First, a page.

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Ian Moriarty | Columnist Index
Born a stones-throw from Thomond Park, Ian Moriarty cut his journalistic teeth writing for Midi Olympique in France. He is currently a freelance rugby writer and has been contributing to Scrum.com since 2008.
French Rugby
French rugby heading for crisis
Ian Moriarty
November 11, 2009

They do things a little differently in France, in case you hadn't noticed. Strikes and anti-government rallies might be a regular occurrence in a country whose citizens pride themselves in taking to the streets at the drop of a beret but there was something different about last Thursday night at Stade Aime Giral.

The sight of two tycoons of French business, Mourad Boudjellal of Toulon and Paul Goze of Perpignan taking to the pitch to protest the decision by the French government to suppress the DIC (Droit à l'Image Collectif) would have brought a tear to the eye to any card-carrying union member.

Rumours of possible strike action are now beginning to radiate out of a worried French sporting hierarchy in protest at the new law, which will take force on July 1, 2010.

Boudjellal has every reason to be worried. The DIC, which is effectively a tax break given to professional sporting organisations in France, currently allows clubs to treat 30 percent of player's salary as 'image rights'.

This means clubs can avoid a huge tranche of France's costly social security and employment taxes. The law was created in 2004, in order that France's professional football, rugby and basketball leagues could compete more equitably with the leagues in England, Spain and Germany.

The outspoken Toulon boss claims that the changes will cost him upwards of a €1m extra a year but he has not been the only voice to speak against the new measures.

Figures from across the sporting rainbow in France have denounced the suppression of the DIC. France's football league, the LFP, claimed it would be "a disaster for French sport" while their rugby counterparts, the LNR (Ligue National de Rugby), said that "professional rugby was in danger" if the changes were to go ahead.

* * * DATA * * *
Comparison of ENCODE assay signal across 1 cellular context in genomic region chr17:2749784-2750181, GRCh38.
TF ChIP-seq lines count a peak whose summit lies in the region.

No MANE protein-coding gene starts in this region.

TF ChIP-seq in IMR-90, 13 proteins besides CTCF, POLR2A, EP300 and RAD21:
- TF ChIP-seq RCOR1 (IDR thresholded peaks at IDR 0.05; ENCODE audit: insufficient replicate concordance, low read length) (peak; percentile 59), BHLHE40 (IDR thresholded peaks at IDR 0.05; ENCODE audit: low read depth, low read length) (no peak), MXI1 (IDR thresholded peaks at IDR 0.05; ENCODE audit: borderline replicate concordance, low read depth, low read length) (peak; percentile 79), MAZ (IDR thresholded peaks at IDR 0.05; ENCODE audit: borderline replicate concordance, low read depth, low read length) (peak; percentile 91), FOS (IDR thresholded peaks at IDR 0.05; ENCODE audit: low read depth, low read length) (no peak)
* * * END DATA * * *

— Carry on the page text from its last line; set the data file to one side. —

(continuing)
Public opinion however, has been somewhat muted on the affair. Veteran French rugby writer Serge Manificat believes that the clubs will find little support from the greater public.

"The French public may have voted for Sarkozy but they are socialists at heart," maintains Manificat. "There is already a lot of disquiet regarding the salaries of our top sportsmen and women in times of recession and many simply see this law as a loophole for the rich. If the government closes it, that would be popular in France."

Meanwhile, the club owners continue to protest but so far it has fallen on deaf ears. Boudjellal claims that he will not be able to afford the extra levies. In his case however, actions speak louder than words given the amount of money he has already pumped into Toulon in recent years. Stade Francais owner Max Guazzini was another to play the poor mouth, complaining that he didn't know where he would find the extra €800,000.

But while the new laws may well prompt a spate of belt-tightening at the bigger clubs, there are now real fears inside the French rugby community that some of the smaller clubs could be forced out of business altogether.

Take Bourgoin, for example. Their players have already taken sizeable pay cuts to stop the club going into administration earlier this season but the extra €400,000 that will have to be found next season could be a bridge too far for Les Berjallien.

Brive are another that face an uncertain financial future. The club had already made plans to cut their budget by 40 percent next season following the decision earlier this year of owner Daniel Derichebourg to sell the club. But with one of the highest wage bills in France (€7.2m) and several high profile players locked into long term contracts, Brive could really struggle to make ends meet next season.

Last month, an English newspaper forwarded the notion that some French clubs had a player wage bill four times that of the salary cap that operates in the Guinness Premiership. If that were truly the case, then some French clubs would be looking at incurring upwards of €4m in extra costs due to the suspension of the DIC.

France's biggest clubs are undoubtedly the wealthiest in Europe but the level of wealth has been greatly exaggerated at times. Stade Toulousain have a total projected club budget of around €23m for this season yet according to their head of recruitment, Jean-Michel Ranculs, the player wage bill will be about €6m. Bigger than most other clubs, yes but hardly stratospheric at the same time.

One thing is sure; the French people may be convinced that the suppression of the DIC is a blow against rich sportspeople but the reality is that it will be the smaller French clubs that will once again suffer.

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